‘Cancer won’t be the last thing that f*cks me’: how GirlVsCancer and BBH are busting taboos
Sex and cancer aren’t two words typically said in the same sentence. BBH and GirlVsCancer are ready to change that.
BBH and GirlVsCancer have teamed up to bust the taboos around sex and cancer with a provocative out-of-home campaign and a series of three short films.
Billboards with the powerful line ‘Cancer won’t be the last thing that f*cks me’ have been erected throughout London with the aim of helping cancer survivors feel like they are worthy of pleasure.
The project originated two years ago when one of BBH's staffers heard about sex toys designed for women with cancer and rallied the agency behind the cause.
Kickstarting the project with a piece of research, BBH learned that 60% of women with cancer say they experience sexual dysfunction, and a further one-third don’t get any pre-treatment information about the sexual side effects of cancer.
Armed with these stats, the agency sought out a charity to partner with and eventually came across GirlVsCancer, launched by Lauren Mahon, who was diagnosed with breast cancer in 2016. The organization started as a blog but has since morphed into a major campaign force and cancer community group. In 2022, GirlVsCancer even partnered with Pretty Little Thing to launch a range of post-surgery swimwear.
The boldness of the strapline ‘Cancer won’t be the last thing that f*cks me’ got Mahon onboard, and together, they worked to produce a series of three provocative films and an accompanying out-of-home campaign.
“These are conversations that aren’t happening but should be because no one should not be having sex, because they have cancer, or they had cancer, that’s wild,” Mahon says.
The short films tell the stories of three women in different stages of their cancer journey. Each film sees the women talking directly to the camera, revealing how cancer has changed their bodies but also how they indulge in sexual pleasure – one ends with the storyteller in orgasm.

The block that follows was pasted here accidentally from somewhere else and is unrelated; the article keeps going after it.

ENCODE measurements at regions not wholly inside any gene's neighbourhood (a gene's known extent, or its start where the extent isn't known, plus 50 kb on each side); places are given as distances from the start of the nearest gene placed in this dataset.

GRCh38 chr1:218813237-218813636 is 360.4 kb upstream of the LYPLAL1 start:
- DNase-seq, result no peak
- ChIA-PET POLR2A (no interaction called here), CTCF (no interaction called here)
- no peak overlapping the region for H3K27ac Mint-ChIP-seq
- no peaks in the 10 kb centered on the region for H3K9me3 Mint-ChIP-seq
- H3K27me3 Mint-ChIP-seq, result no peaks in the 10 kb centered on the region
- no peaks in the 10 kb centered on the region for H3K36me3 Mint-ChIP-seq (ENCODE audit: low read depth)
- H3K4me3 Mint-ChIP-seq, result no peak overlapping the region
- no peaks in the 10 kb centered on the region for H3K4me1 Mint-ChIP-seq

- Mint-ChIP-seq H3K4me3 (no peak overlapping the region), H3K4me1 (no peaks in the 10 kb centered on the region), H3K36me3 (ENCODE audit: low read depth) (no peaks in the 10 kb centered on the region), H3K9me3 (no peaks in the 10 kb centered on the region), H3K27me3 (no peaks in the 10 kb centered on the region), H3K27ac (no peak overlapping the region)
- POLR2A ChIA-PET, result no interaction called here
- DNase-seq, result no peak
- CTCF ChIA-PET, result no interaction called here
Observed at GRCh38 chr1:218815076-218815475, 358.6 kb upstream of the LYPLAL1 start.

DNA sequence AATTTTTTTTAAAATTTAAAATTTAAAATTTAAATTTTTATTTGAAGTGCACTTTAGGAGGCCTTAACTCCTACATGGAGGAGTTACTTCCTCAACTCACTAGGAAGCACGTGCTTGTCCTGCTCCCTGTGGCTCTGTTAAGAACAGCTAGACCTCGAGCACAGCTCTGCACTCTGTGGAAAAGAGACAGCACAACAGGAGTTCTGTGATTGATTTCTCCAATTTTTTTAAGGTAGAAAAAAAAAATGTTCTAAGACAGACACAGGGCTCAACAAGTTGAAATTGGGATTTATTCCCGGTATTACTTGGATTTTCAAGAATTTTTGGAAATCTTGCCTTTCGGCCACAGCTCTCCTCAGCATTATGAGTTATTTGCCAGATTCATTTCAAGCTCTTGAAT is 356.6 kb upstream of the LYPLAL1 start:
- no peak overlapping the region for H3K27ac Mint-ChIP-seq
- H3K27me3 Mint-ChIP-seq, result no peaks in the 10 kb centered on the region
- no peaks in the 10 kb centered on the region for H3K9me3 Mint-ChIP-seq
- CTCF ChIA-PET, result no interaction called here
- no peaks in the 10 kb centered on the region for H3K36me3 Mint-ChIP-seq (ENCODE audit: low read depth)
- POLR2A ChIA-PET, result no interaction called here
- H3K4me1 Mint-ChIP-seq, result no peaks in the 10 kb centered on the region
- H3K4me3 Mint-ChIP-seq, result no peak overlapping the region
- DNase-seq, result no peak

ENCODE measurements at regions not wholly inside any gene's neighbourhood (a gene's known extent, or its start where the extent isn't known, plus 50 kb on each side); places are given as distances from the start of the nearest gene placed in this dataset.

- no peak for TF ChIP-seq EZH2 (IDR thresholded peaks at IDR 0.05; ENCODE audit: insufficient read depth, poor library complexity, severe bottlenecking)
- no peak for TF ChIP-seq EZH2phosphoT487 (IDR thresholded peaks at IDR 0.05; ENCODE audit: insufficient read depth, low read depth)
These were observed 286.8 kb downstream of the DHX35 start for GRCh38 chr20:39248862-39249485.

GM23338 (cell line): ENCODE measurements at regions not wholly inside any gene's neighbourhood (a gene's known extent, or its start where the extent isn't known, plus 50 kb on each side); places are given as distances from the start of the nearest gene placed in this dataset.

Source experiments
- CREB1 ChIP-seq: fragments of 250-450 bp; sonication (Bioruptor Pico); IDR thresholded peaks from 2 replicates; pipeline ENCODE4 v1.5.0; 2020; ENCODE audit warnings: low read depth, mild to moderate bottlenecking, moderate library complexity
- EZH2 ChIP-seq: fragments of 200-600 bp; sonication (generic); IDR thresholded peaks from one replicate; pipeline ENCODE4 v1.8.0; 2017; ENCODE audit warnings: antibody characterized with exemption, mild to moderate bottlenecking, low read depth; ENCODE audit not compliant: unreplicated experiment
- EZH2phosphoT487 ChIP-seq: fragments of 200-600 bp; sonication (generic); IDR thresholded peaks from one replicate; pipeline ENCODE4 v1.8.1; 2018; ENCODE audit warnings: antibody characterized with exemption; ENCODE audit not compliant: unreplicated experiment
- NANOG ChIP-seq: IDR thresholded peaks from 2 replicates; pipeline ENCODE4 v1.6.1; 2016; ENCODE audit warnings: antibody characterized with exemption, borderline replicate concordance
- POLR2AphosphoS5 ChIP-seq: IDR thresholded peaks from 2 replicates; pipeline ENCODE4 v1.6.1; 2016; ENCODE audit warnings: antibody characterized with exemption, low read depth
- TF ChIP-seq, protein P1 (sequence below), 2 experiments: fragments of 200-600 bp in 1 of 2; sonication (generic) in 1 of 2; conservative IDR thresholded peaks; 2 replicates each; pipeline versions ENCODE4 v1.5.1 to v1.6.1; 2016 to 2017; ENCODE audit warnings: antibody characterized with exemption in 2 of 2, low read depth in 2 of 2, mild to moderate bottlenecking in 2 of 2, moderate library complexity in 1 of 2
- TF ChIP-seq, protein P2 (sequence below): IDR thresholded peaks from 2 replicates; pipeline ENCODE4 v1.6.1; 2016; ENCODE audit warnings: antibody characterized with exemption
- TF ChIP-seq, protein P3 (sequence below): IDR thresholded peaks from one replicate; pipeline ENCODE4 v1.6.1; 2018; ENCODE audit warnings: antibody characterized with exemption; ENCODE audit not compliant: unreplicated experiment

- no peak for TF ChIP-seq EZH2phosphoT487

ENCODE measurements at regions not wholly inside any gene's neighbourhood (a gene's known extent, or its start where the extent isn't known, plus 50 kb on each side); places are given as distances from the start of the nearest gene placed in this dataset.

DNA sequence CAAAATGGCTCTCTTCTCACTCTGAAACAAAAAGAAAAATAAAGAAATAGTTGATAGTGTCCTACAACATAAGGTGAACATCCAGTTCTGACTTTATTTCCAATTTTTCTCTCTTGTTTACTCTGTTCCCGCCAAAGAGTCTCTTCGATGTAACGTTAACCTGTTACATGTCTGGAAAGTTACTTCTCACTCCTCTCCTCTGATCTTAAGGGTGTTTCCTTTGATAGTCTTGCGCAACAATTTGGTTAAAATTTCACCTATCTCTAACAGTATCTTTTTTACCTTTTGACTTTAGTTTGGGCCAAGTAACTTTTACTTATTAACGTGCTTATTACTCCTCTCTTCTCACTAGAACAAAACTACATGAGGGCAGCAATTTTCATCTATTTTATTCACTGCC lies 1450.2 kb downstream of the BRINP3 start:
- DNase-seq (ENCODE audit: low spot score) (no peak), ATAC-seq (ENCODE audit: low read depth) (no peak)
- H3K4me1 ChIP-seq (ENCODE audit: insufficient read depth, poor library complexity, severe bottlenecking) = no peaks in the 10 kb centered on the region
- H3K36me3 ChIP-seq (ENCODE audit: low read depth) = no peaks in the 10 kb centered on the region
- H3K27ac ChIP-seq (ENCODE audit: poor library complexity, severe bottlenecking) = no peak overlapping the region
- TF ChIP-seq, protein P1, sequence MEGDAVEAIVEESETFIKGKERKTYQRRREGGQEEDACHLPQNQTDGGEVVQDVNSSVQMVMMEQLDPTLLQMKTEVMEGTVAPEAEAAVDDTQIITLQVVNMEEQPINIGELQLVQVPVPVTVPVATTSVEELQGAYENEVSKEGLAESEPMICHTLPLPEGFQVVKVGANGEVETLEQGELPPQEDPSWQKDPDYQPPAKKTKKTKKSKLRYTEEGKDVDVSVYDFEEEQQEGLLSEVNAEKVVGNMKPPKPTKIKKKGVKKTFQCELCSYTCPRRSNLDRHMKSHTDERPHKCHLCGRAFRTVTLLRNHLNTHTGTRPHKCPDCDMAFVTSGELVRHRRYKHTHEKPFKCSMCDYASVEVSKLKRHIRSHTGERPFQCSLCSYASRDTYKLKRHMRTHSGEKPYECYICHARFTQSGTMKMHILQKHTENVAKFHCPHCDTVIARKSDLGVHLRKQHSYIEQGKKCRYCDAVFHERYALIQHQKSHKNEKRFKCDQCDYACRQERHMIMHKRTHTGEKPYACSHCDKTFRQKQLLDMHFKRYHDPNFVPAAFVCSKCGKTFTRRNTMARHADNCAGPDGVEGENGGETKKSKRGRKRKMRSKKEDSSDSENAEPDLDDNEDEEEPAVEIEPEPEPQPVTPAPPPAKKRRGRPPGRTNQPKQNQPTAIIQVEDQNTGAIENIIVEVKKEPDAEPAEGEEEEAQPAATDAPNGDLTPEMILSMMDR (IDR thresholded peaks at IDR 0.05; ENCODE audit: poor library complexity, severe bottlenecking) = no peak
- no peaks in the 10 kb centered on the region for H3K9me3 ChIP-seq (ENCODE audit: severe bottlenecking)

Initially, all three films were conceived to have the storyteller masturbating to orgasm, but Mahon felt the need to make a couple of “more digestible” variations. “As much as this is going to speak to some people in the community, I don’t want to alienate others that that might be too much for it is a lot to watch,” explains Mahon.
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Along with breaking down taboos, the campaign will share resources and tools through a hub on the GirlVsCancer website. There are also plans to signpost the resources with medical professionals to equip them better to help women suffering. Mahon says doctors have tried to help with practical tools to have better sex during cancer but admits “there hasn’t been a conversation around my well-being around sex at all.”
“This is a campaign to launch Sex and Cancer and get eyes on it, but actually, it’s a living, breathing resource that we’re going to work on, ongoing to grow and develop,” Mahon says.
The strategy post-campaign is to look for consumer products to partner with, similar to the Pretty Little Things tie-up. For the Sex and Cancer campaign, Mahon offered examples of empowering underwear brands like Skims, sex toy companies like Lovehoney, or even bedding companies.
“The sex and cancer conversation does have some way of getting on the radar,” Mahon says. Her ambition for next year is to get dating apps like Bumble and Tinder to list ‘chronic illness’ as an option to help people suffering cut out the awkwardness of early dating.
“I just want people to know that they are and should be worthy of pleasure and intimacy, especially if you’ve been through something like cancer,” she says. “You deserve all your flowers; you deserve more than all the orgasms, you’ve been through enough.”